Rael explained that, in an effort to be proactive against the taggers, he has assigned more bike patrols to areas that are frequently tagged and has directed officers on the graveyard shift to patrol high crime areas. Rael said most graffiti happens in the early hours of the morning, between 3 and 5 a.m., and he has asked his force to make this crime one of its top priorities during those times.
The trouble is, only eight officers are on duty during the graveyard shift, Rael said.
Muñoz said she has identified at least two “tagging crews” in the city. She says “PDB” and “TYO” appear to be small groups of taggers sharing a moniker. She says groups like this, and even single entities like “Fader,” are tagging walls, walking and bike tunnels, bridges and other property as a way to advertise themselves.
“They are trying to tag where it’s going to stay up longer and their moniker is going to be recognized more often,” Muñoz said.
Part of Muñoz’s job involves seeking restitution in graffiti cases, but she has had only one successful case in the past two years. The mother of a teenager caught tagging a city trash bin by a city bus driver sent a $200 check to the city and the case was resolved. According to Muñoz, however, three restitution cases are pending in the City Attorney’s Office.
Cantu, who caused over $1,000 in damage in his attack on the mall, accepted a plea agreement with the state in 2011. He pleaded no contest to one count of criminal damage to property under $1,000 and was ordered to pay $73 in court fees and serve 72 community service hours with the city’s parks division.
The city of Santa Fe website says that after graffiti is reported to city hall or the graffiti hotline, the city will clean it up in less than 48 hours. That doesn’t actually often happen, according to Almenzar, because of the massive number of reports regularly received. “We can’t make it,” Almenzar said. “Not with our manpower.”
The city also requires private businesses to clean up graffiti in 10 days, or notify the city if they don’t intend to — after which the city will make time to clean the private business.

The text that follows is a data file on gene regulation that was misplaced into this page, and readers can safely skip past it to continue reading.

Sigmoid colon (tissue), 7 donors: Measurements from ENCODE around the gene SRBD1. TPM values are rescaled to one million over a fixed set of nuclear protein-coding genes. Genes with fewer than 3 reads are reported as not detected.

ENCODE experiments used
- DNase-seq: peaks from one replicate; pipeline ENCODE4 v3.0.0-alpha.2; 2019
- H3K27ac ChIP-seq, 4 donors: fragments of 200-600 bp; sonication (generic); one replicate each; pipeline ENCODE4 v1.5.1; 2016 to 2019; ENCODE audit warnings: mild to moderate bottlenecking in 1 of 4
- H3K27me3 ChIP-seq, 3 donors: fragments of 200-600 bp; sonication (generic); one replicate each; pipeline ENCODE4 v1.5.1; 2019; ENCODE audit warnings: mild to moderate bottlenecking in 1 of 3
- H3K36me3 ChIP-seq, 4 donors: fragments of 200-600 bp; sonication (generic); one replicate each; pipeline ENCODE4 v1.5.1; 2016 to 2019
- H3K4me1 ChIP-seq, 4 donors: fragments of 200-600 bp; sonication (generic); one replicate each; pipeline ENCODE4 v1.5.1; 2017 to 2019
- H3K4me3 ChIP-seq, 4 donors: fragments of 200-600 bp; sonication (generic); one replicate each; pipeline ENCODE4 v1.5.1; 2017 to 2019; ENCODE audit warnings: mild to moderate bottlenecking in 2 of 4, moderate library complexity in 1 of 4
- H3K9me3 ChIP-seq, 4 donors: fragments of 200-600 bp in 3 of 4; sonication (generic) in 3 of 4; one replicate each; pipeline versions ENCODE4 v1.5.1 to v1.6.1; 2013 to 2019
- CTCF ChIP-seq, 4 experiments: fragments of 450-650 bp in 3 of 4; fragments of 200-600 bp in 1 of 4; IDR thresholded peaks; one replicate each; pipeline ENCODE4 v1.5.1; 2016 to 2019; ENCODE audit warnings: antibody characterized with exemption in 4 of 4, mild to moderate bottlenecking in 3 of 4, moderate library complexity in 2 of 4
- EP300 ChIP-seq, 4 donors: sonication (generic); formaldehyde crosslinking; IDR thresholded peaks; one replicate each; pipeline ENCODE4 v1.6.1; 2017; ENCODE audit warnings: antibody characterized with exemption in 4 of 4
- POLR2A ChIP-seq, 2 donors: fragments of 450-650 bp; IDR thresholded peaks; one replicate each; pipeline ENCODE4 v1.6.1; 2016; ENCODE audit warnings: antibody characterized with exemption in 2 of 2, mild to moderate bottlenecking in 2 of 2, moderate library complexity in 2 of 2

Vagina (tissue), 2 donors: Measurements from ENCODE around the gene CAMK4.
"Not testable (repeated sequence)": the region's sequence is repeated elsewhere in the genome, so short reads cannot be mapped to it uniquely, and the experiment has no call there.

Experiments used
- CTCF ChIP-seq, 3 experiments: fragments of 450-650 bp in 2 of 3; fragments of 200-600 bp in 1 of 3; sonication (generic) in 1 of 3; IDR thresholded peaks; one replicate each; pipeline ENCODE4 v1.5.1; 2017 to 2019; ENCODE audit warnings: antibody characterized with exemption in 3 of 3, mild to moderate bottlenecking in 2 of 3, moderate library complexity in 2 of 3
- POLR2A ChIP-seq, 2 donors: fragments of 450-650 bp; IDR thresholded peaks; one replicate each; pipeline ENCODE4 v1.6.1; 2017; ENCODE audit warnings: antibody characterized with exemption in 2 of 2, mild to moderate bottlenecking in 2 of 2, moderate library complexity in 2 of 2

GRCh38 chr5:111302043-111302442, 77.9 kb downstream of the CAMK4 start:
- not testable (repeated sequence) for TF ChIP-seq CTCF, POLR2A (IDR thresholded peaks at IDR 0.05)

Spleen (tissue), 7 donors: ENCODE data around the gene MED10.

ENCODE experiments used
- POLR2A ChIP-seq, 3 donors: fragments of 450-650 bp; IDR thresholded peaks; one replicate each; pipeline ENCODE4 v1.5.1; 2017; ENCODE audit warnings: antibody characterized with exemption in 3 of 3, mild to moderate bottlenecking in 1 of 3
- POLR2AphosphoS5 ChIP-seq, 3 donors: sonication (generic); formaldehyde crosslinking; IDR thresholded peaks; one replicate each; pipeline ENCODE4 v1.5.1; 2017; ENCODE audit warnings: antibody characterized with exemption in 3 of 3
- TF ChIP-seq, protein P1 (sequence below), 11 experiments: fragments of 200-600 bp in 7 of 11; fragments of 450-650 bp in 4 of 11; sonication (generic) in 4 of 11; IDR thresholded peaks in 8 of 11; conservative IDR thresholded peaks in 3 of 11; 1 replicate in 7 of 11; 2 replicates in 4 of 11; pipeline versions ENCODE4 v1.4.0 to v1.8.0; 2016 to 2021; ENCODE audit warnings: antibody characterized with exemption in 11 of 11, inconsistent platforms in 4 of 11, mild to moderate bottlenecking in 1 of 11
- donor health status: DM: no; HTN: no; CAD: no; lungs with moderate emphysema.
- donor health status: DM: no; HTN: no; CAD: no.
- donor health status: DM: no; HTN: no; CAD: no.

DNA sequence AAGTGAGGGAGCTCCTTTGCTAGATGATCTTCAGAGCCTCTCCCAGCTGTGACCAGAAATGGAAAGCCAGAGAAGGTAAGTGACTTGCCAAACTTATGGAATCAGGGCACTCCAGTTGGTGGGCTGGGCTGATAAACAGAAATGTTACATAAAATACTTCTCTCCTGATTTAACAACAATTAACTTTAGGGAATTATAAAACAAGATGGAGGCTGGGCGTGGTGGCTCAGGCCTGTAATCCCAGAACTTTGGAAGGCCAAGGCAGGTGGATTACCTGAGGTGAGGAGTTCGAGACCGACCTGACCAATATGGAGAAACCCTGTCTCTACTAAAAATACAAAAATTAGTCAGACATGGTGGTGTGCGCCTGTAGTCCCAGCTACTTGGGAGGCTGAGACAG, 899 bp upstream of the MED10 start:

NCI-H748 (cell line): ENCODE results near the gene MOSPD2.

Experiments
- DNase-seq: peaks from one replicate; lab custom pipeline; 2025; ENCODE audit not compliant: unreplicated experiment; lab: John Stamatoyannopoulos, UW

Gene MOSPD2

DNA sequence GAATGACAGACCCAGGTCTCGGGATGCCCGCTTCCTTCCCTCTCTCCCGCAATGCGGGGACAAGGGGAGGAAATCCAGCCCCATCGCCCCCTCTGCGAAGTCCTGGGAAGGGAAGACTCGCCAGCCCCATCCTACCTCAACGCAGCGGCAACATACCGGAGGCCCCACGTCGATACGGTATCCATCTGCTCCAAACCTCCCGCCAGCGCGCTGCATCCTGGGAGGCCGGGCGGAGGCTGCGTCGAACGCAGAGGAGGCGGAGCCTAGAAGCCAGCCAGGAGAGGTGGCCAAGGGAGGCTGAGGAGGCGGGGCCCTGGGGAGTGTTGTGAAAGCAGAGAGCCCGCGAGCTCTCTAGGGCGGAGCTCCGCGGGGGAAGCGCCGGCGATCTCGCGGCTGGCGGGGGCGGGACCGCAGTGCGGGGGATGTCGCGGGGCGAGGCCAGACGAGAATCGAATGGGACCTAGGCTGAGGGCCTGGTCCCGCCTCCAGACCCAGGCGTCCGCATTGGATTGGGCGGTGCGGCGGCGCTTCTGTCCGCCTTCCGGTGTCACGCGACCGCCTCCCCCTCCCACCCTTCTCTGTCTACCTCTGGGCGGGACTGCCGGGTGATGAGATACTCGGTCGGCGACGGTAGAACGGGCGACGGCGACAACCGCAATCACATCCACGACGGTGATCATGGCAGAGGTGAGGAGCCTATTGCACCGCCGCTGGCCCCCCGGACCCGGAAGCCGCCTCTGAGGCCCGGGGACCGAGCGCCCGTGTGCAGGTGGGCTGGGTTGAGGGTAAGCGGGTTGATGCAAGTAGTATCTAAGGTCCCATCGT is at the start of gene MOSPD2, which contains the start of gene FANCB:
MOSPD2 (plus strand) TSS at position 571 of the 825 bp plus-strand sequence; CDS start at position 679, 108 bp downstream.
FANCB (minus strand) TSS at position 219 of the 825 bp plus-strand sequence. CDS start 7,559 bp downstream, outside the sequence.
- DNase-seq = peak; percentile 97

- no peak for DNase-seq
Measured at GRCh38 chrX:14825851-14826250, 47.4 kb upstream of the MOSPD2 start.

The city has spent more than $170,000 so far this year cleaning graffiti. The money comes out of the overall budget for parks, trails and watershed. To help with the cleaning, Almenzar has invested in a $15,000 power washer that can wash paint from most surfaces without the harmful scarring of a sand blaster.
The money the city spends on cleanup is only part of the story. Jeff Posa, president of Posa’s on Rodeo Road, estimates that he spends $400 a year on wages and supplies to clean the south-side restaurant of tagging. “They say it’s a victimless crime, but its really hard to try to get that cleaned up,” Posa said.
His building has been tagged on every wall, the units on the building’s roof have been tagged and Posa’s vans have been tagged. He makes it a point to remove any tag as soon as possible.
City Manager Robert Romero said recently that the city usually makes makes a big push to clean up graffiti at the end of the summer, when the incidents normally taper off. However, this year the cleanup crews couldn’t keep up.
“There seems to be an increase in graffiti and we’ve asked the police department to be more proactive in their efforts,” Romero said.
Although Romero said he realizes how difficult it is to catch graffiti artists and prove that they are the culprits, he said things like a proposal pending at the City Council to install 38 cameras around town could help curb the tagging.
Contact Nico Roesler at 986-3089 or firstname.lastname@example.org. Follow him on Twitter @nicoroesler.